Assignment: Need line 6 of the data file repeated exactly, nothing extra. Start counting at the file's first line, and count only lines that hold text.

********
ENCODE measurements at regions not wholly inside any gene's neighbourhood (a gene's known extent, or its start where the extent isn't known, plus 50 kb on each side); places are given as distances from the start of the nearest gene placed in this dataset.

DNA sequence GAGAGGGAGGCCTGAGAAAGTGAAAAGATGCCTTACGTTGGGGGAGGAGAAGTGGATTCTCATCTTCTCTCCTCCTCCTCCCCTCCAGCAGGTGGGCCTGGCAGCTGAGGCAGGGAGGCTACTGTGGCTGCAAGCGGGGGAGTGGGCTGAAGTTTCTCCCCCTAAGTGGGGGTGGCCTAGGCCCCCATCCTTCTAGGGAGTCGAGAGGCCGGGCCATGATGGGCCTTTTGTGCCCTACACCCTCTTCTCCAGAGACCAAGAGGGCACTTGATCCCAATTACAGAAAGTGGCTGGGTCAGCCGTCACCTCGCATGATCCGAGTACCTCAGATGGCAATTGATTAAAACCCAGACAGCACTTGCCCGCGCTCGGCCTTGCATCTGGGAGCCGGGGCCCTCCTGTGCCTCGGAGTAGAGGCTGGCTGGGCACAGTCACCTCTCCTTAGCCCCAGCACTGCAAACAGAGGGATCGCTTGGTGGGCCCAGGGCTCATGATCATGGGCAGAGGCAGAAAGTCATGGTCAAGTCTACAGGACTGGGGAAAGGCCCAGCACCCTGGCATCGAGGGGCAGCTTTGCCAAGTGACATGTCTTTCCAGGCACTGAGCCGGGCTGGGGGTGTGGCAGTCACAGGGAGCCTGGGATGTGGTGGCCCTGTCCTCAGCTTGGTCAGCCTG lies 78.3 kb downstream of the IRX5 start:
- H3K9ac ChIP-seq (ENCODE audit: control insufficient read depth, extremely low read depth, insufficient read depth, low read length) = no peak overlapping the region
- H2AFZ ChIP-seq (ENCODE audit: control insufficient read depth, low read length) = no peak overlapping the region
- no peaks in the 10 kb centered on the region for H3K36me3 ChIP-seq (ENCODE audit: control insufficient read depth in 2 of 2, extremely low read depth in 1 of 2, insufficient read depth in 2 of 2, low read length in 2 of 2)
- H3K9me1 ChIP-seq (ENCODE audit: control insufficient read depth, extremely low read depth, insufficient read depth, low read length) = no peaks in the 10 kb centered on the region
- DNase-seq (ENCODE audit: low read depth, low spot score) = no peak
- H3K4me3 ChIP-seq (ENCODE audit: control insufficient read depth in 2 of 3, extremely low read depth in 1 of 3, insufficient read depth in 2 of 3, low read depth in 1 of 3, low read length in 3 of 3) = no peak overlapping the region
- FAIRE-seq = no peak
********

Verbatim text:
- H3K9me1 ChIP-seq (ENCODE audit: control insufficient read depth, extremely low read depth, insufficient read depth, low read length) = no peaks in the 10 kb centered on the region